Misrepresented... Despite Caroline Lucas' protestations, Liberals are anti-Tory

Misrepresented… Despite Caroline Lucas’ protestations, Liberals are anti-Tory

However, I suspect you would rather have a socially progressive party who champions a Rent-to-Own scheme where first time buyers will be able to buy their home by building up shares in it through rent, without needing to rustle for a deposit.  A party who had the guts to align itself with its fiercest ideological rival to save the economy from collapse and still deliver 70% of its manifesto pledges with just 8% of the seats. If you want social progression and economic sensibility the only choice is the Liberal Democrats. Obviously, each young person has their own political acumen and agency. I don’t necessarily want to proselytise you in to joining the Lib Dem fightback, but you don’t have to default to the Labour party to find a socially progressive mandate that goes against the Tories – in fact, you would be looking in the wrong place entirely.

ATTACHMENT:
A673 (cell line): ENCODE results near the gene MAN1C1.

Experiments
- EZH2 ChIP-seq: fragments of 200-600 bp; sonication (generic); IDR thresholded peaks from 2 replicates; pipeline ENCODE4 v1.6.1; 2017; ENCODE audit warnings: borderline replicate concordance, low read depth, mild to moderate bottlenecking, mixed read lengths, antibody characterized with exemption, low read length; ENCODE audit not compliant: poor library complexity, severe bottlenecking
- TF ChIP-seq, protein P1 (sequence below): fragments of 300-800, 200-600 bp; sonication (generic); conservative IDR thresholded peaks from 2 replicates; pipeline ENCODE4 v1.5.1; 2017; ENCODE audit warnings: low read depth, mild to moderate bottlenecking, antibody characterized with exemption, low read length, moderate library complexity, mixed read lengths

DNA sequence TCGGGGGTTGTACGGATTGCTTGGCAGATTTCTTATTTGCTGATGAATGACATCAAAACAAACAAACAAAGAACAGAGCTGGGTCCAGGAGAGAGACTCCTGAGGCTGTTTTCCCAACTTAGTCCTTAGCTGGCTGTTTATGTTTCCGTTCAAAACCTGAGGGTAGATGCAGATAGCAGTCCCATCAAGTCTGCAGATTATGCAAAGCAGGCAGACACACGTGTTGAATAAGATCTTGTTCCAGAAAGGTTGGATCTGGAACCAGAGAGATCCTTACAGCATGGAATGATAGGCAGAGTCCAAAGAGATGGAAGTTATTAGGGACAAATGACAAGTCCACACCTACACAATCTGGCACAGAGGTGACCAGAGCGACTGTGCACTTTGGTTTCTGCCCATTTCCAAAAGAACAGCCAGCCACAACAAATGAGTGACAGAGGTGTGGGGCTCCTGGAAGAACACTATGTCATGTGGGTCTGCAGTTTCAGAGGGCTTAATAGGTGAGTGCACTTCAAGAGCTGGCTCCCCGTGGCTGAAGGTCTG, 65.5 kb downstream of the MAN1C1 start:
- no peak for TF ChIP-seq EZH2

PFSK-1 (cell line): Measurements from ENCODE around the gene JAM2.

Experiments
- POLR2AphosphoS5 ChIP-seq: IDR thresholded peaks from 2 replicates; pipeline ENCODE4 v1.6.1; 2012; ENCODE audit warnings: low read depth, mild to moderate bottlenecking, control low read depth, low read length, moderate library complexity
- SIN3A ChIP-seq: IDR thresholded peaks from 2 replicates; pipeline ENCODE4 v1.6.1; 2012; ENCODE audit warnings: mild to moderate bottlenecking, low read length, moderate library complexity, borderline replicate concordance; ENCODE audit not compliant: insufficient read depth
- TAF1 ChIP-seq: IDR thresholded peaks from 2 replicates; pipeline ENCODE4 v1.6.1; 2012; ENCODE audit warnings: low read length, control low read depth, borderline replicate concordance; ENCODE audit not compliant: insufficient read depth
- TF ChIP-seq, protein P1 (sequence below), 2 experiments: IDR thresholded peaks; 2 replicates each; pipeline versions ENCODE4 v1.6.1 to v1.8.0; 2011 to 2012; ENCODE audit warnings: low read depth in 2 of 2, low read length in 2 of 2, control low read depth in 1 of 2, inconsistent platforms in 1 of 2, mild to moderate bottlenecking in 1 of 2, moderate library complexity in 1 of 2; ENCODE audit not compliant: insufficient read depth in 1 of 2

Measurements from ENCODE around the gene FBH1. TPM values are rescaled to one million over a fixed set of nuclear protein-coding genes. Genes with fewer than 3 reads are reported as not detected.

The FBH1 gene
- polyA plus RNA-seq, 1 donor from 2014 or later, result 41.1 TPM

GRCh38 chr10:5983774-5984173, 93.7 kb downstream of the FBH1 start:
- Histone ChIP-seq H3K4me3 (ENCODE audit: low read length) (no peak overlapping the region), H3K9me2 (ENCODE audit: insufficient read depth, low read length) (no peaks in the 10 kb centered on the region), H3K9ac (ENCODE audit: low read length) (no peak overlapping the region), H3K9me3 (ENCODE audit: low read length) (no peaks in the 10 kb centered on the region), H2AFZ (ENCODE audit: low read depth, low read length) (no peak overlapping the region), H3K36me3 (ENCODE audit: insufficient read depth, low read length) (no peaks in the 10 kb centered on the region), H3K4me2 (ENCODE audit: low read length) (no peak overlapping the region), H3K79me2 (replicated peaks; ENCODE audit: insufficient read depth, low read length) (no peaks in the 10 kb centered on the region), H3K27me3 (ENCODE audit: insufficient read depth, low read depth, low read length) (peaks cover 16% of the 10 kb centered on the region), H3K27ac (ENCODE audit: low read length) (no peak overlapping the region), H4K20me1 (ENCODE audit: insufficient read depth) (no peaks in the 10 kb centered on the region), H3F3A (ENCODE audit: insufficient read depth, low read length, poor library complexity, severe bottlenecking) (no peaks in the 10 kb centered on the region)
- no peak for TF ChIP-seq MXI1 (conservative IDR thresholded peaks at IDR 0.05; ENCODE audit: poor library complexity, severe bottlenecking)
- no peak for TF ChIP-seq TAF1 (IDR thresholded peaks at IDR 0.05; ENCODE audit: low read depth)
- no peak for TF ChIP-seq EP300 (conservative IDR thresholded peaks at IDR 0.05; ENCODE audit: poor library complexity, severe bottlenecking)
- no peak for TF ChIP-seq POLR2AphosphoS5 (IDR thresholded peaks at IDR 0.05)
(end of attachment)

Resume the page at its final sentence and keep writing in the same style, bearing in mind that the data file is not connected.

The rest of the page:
What Next For The Lib Dems?

After a frankly devastatingly damaging result on Thursday, the Liberal Democrats like UKIP and Labour need a change in direction. Nick Clegg, who showed just how popular the Lib Dems would be given parity of coverage in 2010, packed in his Cleggmania and sacrificed himself once more, this time for the good of the party. The question is, who follows him?

The Survivors

Favourite… Former party president Tim Farron